The Attractional Church vs. the Missional Church: Embracing Both for Kingdom Impact

by | May 24, 2023 | Church Growth, Church Health, Church Planting

I want to address a topic that sparked passionate discussions on one of my FaceBook Groups. Among many church leaders, there is tension between the attractional church model and the missional church model. The debate often leads to the question: “Why do we feel we need to choose one over the other?” In this blog post, I wanted to give my 2 cents, shed light on this issue, and propose that the Christian church should strive to be both attractional and missional.


Understanding the Models


Let’s begin by exploring the essence of these models. The attractional church model focuses on creating an inviting and appealing environment for people to gather. It aims to attract individuals to church through vibrant worship experiences, dynamic programs, and engaging events. 

On the other hand, the missional church model emphasizes reaching out beyond the church walls and actively engaging in the world. It seeks to bring Christ’s love to communities, meet their needs, and share the Gospel through acts of service and relationship building.


Complementary Purposes


Rather than seeing these models as competing alternatives, we should recognize their complementary purposes. The attractional model acknowledges the importance of creating welcoming spaces where people can encounter God in meaningful ways. It acknowledges the need to remove unnecessary barriers that may hinder individuals from entering a genuine relationship with Jesus. By embracing the attractional model, we express our desire to create a safe and nurturing environment where people can experience God’s love and find a spiritual home.

At the same time, the missional model acknowledges that the church is not meant to be a fortress where we retreat but a launching pad for God’s mission in the world. It encourages us to actively engage with the needs and challenges of our communities, demonstrating Christ’s love in practical ways. By embracing the missional model, we recognize that our faith is not confined to a Sunday service but extends to every aspect of our lives, impacting the world around us.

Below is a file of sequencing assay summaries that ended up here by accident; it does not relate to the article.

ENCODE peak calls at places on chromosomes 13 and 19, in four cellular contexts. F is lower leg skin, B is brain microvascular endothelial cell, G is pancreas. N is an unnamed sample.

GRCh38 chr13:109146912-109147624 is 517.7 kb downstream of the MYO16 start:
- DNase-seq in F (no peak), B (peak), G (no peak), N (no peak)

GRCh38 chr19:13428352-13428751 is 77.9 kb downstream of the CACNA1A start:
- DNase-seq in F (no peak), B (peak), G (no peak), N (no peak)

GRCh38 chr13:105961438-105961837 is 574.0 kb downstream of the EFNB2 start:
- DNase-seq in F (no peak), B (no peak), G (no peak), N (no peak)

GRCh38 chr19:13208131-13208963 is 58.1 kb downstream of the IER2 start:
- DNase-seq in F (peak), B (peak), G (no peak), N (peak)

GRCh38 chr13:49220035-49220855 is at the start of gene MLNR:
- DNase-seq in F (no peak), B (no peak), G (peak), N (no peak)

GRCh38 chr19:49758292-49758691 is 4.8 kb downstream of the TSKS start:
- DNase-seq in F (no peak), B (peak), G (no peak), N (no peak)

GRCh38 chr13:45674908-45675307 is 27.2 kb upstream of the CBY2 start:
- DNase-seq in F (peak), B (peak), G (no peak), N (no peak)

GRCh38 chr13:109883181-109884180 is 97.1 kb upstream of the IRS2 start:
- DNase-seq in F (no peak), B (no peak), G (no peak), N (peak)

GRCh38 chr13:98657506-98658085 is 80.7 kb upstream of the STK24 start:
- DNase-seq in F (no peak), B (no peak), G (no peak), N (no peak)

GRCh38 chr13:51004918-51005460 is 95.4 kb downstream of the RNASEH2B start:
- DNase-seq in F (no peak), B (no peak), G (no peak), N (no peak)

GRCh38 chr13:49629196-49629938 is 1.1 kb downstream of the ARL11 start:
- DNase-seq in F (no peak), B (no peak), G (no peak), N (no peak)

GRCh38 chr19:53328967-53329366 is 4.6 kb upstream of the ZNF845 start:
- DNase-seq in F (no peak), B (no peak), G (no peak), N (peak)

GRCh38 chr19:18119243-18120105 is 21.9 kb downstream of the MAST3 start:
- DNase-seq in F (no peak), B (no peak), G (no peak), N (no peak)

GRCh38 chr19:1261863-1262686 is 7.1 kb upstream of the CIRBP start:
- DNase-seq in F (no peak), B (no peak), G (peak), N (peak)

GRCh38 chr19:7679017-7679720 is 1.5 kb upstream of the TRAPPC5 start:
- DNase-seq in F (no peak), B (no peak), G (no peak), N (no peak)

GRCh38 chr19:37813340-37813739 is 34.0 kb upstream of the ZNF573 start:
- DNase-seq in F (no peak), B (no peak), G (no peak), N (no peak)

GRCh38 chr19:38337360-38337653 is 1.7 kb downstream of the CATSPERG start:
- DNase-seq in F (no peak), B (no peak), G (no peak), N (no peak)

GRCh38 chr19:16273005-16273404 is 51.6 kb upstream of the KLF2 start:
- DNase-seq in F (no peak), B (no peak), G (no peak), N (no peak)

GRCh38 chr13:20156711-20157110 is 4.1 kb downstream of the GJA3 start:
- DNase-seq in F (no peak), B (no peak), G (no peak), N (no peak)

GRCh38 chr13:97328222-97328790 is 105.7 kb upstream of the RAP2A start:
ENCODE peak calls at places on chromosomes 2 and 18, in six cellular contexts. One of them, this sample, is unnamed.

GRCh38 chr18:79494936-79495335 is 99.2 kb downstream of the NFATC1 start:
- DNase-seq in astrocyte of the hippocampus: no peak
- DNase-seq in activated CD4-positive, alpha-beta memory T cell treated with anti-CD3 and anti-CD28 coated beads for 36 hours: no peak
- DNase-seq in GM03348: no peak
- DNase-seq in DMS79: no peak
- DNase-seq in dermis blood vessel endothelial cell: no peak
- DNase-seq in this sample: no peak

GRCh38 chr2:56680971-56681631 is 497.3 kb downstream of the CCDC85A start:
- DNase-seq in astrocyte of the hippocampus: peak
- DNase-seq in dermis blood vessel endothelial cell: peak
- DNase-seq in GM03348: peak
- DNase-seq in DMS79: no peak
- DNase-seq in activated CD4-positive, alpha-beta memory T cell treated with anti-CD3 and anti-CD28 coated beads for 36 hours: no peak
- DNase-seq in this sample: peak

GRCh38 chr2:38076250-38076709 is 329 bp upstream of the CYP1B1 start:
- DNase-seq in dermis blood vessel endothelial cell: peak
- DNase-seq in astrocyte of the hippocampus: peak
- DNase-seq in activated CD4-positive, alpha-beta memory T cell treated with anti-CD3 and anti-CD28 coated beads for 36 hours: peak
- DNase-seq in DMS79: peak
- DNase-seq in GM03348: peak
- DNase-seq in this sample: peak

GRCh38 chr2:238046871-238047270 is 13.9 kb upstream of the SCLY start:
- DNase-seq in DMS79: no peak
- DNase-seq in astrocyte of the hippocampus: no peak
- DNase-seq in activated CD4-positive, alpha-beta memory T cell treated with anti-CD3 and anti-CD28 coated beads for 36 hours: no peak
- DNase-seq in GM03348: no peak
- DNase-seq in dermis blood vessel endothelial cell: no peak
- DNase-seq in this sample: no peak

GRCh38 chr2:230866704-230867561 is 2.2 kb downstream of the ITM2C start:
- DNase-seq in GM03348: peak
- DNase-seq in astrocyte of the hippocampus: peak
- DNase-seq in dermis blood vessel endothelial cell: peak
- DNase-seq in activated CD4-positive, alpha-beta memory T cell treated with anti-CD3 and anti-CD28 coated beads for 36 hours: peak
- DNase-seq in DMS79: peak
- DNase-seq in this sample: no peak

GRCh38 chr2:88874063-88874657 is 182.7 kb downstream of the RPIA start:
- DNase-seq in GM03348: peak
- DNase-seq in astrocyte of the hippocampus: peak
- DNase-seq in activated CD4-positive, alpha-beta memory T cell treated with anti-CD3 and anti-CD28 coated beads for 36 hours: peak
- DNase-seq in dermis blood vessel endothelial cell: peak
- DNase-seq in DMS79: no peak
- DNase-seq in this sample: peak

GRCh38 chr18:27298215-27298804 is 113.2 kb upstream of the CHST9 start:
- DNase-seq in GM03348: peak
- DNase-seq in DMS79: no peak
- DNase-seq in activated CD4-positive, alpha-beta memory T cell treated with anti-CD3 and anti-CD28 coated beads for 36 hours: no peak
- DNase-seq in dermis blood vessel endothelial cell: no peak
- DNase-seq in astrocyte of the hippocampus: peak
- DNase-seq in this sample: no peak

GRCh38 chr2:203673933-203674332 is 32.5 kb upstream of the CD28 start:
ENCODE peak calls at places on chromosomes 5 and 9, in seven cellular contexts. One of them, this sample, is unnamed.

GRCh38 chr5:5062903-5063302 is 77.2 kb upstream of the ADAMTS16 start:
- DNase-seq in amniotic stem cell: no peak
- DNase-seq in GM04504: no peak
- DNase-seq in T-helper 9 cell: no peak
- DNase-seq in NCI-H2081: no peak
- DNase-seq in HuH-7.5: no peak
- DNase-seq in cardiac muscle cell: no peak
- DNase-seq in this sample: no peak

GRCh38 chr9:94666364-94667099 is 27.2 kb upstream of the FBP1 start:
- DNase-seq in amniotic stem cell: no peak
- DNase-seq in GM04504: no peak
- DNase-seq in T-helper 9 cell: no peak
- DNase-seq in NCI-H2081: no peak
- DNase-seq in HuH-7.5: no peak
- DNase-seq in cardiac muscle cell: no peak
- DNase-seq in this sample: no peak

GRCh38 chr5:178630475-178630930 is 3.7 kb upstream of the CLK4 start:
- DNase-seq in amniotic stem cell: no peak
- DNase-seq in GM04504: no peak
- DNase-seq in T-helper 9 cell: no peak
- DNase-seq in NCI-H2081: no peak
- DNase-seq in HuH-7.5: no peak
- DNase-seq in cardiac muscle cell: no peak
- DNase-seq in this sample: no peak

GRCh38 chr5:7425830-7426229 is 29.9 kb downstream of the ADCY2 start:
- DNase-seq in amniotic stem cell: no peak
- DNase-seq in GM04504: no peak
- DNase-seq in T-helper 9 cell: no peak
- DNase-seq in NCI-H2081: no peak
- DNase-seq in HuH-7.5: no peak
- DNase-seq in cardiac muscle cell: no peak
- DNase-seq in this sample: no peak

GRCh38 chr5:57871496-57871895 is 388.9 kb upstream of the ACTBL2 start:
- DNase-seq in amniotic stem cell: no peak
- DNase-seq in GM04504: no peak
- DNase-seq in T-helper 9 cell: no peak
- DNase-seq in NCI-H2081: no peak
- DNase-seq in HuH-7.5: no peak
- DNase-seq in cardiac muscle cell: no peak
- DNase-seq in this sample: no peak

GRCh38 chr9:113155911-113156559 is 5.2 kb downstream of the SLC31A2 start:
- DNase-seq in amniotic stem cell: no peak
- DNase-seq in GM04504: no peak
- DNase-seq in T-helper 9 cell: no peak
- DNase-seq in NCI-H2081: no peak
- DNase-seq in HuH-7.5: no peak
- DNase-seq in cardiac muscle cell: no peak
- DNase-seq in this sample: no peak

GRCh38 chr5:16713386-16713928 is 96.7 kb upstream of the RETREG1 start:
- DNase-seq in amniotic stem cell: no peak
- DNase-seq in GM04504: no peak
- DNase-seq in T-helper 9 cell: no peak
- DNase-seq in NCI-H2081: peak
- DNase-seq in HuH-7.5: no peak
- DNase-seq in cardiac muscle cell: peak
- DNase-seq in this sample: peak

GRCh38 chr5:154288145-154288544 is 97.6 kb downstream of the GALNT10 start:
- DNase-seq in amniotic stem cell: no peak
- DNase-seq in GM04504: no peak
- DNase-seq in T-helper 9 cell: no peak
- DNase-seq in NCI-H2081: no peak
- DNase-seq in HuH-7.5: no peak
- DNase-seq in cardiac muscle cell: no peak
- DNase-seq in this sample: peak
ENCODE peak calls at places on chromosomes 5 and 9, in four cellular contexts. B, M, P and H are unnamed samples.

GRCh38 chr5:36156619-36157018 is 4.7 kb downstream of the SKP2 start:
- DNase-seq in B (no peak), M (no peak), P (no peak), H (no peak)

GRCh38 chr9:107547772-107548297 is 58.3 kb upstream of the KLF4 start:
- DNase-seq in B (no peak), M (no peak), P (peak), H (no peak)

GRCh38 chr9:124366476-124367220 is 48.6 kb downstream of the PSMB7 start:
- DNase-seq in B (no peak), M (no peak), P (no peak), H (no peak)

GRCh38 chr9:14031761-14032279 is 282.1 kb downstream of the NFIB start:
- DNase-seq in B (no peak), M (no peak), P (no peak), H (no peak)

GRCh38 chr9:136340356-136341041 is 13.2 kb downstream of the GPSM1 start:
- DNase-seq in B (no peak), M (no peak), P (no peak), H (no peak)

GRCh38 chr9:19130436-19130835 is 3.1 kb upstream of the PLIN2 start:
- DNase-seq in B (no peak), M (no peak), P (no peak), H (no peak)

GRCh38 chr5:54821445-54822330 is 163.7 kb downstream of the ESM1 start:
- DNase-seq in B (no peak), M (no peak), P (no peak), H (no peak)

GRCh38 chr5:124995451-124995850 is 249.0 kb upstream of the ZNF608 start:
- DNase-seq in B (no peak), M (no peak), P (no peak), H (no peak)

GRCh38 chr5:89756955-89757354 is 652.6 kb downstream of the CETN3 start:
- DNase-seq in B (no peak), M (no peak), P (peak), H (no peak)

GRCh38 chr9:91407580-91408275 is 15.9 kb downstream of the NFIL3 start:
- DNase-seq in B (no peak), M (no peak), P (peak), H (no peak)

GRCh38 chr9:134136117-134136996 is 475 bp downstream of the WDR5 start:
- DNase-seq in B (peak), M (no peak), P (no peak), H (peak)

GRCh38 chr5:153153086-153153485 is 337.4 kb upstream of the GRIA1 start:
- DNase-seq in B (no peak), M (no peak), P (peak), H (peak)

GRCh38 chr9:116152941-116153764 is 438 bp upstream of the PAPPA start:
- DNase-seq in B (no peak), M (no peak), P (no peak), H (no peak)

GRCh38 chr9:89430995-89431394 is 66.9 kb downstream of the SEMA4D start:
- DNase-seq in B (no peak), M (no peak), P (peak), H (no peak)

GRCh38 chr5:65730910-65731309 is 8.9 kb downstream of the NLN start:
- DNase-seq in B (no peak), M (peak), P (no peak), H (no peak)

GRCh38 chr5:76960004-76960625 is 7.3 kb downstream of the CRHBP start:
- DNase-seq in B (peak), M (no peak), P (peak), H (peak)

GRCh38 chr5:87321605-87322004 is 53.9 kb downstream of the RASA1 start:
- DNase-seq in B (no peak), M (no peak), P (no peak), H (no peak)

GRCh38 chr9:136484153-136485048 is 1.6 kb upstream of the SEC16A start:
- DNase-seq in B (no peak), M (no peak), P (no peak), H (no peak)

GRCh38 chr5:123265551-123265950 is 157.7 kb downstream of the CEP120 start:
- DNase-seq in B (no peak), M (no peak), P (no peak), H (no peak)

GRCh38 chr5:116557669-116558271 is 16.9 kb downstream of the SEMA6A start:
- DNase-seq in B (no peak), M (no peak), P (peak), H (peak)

The Need for Balance


So, why do we feel the need to choose one over the other? Perhaps it is because we have witnessed extreme examples where churches become so focused on being attractional that they neglect their responsibility to be missional, or vice versa. However, we must understand that being attractional and missional are not mutually exclusive; they are interconnected and should coexist within a healthy church ecosystem.

When we become overly attractional, we risk creating a consumeristic culture that revolves around personal preferences and entertainment, which can hinder authentic discipleship and spiritual growth. On the other hand, when we become solely missional, we might neglect the importance of creating inviting spaces where people can encounter God and find belonging within a loving community

Striving for Wholeness


As followers of Christ, we are called to emulate the character of our Savior, who both attracted and reached out to the world. Jesus drew people with His compelling teachings, miracles, and genuine love. Simultaneously, He ventured into society, engaging with the marginalized, healing the sick, and offering hope to the broken-hearted.

Likewise, the Christian church should aim to embody both attractional and missional aspects. We should prioritize creating spaces where people are drawn to the transformative power of Christ and simultaneously extend His love beyond the church walls. By doing so, we become a vibrant community that not only attracts seekers but also equips and mobilizes believers to impact the world for the Kingdom of God.




In conclusion, the attractional church and the missional church models are not opposing forces but two vital dimensions of a healthy and thriving church. Therefore, we should embrace both as one would accept 2 sides of the same coin. 

I pray we wouldn’t let this debate separate or divide the body of Christ but that we would see the reason and need for both models, which complement one another.


Read More Blog Posts by Dr. Jeff Hoglen

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